Played correctly, there’s a 33% chance I’d turn that game around. Whoops.
Out: 2 Gitaxian Probe, 1 Lightning Helix, 1 Electrolyze, 1 Spell Pierce
In: 2 Spreading Seas, 1 Celestial Purge, 1 Engineered Explosives, 1 Negate
Game two started strong for me, as I resolved a Young Pyro on turn two with a follow up Gitaxian Probe for the token. It immediately met its Terminate fate, but that effectively put me ahead a turn, and I’d gotten to see that my opponent only had a third land in hand, so Spreading Seas was about to do some work.
I had the Spell Pierce for Liliana, so I decided to limit his green rather than his black, and was happy to lock down a Raging Ravine at the same time. With Vapor Snags and Remands at the ready, I gave his Tarmogoyf a ride to bounceytown, and slowly chipped away at him until I had him down to five and he’d stabilized the board. I cast Bedlam Reveler into its immediate Terminate-ion, but its effect drew me a bolt, so I was just waiting on another burn spell or a Snapcaster to seal the deal.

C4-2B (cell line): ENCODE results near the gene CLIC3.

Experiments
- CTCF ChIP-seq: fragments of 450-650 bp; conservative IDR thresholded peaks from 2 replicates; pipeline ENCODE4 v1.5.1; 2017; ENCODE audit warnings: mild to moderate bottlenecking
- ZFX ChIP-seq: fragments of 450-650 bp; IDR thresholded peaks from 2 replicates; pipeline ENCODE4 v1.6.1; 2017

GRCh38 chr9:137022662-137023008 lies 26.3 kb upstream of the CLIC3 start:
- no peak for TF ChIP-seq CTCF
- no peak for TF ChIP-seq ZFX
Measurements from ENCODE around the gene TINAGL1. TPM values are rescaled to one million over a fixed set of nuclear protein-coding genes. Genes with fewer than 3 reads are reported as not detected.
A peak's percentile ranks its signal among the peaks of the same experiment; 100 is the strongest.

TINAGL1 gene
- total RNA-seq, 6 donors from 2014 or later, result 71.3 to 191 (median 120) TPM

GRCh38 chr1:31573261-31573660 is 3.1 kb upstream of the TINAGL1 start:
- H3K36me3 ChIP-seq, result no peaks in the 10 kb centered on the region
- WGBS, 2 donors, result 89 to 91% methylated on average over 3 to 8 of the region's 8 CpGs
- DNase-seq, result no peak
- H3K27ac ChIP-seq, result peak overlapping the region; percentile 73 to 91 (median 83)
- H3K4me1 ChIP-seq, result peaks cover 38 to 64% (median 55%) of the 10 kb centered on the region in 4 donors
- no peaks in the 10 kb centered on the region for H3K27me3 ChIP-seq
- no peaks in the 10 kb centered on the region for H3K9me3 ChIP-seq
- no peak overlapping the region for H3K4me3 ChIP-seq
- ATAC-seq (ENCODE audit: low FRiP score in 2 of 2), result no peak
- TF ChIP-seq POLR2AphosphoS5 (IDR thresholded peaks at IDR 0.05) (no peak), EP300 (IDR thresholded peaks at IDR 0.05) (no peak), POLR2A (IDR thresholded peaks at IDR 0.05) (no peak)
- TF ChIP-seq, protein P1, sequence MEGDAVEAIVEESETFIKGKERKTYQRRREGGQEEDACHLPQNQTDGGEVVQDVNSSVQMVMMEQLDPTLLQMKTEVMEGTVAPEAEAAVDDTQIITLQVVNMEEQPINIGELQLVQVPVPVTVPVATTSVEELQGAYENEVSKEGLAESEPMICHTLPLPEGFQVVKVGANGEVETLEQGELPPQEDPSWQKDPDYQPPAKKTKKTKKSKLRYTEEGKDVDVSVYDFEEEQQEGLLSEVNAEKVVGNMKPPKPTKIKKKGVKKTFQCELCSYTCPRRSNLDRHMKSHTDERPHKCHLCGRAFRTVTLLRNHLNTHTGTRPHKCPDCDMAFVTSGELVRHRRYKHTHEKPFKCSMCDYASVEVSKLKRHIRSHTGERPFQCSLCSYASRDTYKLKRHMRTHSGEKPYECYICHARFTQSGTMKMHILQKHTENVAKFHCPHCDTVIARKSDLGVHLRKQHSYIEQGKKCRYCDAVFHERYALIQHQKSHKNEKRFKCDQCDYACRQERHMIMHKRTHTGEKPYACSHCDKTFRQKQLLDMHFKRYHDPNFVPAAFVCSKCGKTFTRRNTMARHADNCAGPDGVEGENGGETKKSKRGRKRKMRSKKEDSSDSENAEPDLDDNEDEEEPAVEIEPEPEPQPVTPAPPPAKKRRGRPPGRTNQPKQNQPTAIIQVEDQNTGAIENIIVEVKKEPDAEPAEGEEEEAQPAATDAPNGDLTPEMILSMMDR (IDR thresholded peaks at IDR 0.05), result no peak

And I waited, and I waited as the lands flooded in. His board quickly outsized mine, and he took me down to two after I’d drawn land three turns in a row. I threw my bolt at him to take him to two at his end step because why not, and shrugged as I flipped over my top card: Burst Lightning. Playing with flair achievement unlocked.
Out: 1 Gitaxian Probe
In: 1 Spell Pierce
Game three was unfortunately far less interesting. I had to mulligan down to six, and had an average-at-best hand greeted with Inquisition-Tarmogoyf-Inquisition-Inquisition.